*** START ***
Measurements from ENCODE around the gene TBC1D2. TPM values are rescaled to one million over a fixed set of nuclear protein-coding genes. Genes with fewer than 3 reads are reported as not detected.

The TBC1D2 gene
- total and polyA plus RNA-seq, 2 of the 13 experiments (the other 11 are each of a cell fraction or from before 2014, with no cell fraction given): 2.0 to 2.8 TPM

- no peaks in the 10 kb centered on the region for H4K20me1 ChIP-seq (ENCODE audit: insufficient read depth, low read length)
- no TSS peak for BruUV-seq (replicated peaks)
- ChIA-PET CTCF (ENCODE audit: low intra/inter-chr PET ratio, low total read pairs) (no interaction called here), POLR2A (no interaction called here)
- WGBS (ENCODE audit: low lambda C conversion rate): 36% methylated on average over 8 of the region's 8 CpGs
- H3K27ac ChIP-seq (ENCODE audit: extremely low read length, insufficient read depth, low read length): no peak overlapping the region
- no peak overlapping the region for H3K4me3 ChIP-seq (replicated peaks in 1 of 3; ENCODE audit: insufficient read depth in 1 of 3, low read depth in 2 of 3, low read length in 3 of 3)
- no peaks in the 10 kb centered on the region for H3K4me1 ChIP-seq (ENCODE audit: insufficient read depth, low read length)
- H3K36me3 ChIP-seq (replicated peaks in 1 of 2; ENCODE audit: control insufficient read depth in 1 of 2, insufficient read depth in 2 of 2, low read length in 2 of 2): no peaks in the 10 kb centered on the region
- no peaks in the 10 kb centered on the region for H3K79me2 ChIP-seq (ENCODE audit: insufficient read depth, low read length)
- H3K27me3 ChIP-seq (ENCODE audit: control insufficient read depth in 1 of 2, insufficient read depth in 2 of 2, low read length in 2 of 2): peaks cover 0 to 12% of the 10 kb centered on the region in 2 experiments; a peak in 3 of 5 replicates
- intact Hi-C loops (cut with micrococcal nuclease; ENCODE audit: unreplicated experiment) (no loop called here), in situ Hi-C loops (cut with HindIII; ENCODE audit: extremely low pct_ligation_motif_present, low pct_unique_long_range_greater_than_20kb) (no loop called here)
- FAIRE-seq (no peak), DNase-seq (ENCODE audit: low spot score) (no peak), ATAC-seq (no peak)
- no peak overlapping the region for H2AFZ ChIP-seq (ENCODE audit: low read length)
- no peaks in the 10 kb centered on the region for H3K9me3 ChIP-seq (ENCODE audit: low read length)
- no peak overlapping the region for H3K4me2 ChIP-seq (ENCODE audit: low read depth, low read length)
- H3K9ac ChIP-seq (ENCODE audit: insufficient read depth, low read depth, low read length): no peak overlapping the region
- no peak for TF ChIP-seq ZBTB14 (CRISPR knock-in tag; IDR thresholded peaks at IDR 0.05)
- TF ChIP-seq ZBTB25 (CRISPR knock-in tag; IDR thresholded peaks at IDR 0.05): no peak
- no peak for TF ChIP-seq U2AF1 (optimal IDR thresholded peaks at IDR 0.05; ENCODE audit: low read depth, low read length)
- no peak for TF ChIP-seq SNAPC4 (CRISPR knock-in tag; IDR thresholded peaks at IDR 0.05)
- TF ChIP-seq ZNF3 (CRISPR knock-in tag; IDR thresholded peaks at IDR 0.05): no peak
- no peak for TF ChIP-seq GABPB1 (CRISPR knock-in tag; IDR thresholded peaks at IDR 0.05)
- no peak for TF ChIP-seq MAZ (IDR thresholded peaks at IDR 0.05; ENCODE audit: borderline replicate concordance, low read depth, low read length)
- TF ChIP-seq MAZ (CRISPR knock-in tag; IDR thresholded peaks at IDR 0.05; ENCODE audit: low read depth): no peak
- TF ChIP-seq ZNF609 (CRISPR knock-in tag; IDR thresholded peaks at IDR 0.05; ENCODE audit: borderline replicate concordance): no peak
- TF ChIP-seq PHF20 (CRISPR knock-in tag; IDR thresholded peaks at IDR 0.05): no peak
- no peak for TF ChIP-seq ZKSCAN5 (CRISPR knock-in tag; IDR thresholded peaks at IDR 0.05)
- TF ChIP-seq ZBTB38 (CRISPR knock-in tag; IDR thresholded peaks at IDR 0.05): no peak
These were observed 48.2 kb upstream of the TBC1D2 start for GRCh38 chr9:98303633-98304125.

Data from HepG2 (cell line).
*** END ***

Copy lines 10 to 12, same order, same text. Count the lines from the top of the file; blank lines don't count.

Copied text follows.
- no peaks in the 10 kb centered on the region for H3K4me1 ChIP-seq (ENCODE audit: insufficient read depth, low read length)
- H3K36me3 ChIP-seq (replicated peaks in 1 of 2; ENCODE audit: control insufficient read depth in 1 of 2, insufficient read depth in 2 of 2, low read length in 2 of 2): no peaks in the 10 kb centered on the region
- no peaks in the 10 kb centered on the region for H3K79me2 ChIP-seq (ENCODE audit: insufficient read depth, low read length)